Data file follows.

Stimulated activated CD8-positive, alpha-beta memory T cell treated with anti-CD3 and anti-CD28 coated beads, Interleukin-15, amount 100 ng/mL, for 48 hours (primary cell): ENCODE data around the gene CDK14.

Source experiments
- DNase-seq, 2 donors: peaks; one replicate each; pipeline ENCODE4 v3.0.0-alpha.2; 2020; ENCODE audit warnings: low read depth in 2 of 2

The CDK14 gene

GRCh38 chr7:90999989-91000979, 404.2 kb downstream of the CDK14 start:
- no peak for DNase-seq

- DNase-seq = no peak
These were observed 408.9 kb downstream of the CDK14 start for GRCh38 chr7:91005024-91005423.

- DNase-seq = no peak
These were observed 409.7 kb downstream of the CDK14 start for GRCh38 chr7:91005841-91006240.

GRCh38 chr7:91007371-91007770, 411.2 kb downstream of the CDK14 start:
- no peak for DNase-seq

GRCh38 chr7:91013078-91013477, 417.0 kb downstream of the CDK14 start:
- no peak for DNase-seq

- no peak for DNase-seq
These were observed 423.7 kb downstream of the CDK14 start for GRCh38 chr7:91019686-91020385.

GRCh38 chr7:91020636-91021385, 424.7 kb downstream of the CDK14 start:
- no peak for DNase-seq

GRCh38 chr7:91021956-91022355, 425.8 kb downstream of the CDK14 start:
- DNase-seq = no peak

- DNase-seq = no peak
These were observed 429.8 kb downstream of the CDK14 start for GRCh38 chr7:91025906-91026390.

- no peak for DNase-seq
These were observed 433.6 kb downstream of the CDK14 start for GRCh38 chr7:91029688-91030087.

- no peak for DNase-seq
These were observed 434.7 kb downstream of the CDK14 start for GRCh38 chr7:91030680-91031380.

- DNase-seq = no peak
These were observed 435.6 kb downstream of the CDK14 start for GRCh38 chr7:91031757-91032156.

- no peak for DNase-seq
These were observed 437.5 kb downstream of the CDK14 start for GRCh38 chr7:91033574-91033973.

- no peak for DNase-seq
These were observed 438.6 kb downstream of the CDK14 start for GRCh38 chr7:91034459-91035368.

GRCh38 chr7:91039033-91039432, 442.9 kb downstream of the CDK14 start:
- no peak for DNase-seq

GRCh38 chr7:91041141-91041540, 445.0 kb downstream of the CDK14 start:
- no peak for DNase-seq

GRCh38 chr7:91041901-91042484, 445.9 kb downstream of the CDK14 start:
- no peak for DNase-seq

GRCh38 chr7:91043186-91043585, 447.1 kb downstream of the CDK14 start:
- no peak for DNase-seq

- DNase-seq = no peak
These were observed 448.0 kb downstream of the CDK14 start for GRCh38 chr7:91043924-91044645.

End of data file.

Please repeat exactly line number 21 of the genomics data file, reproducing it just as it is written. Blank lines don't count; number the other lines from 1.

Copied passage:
- DNase-seq = no peak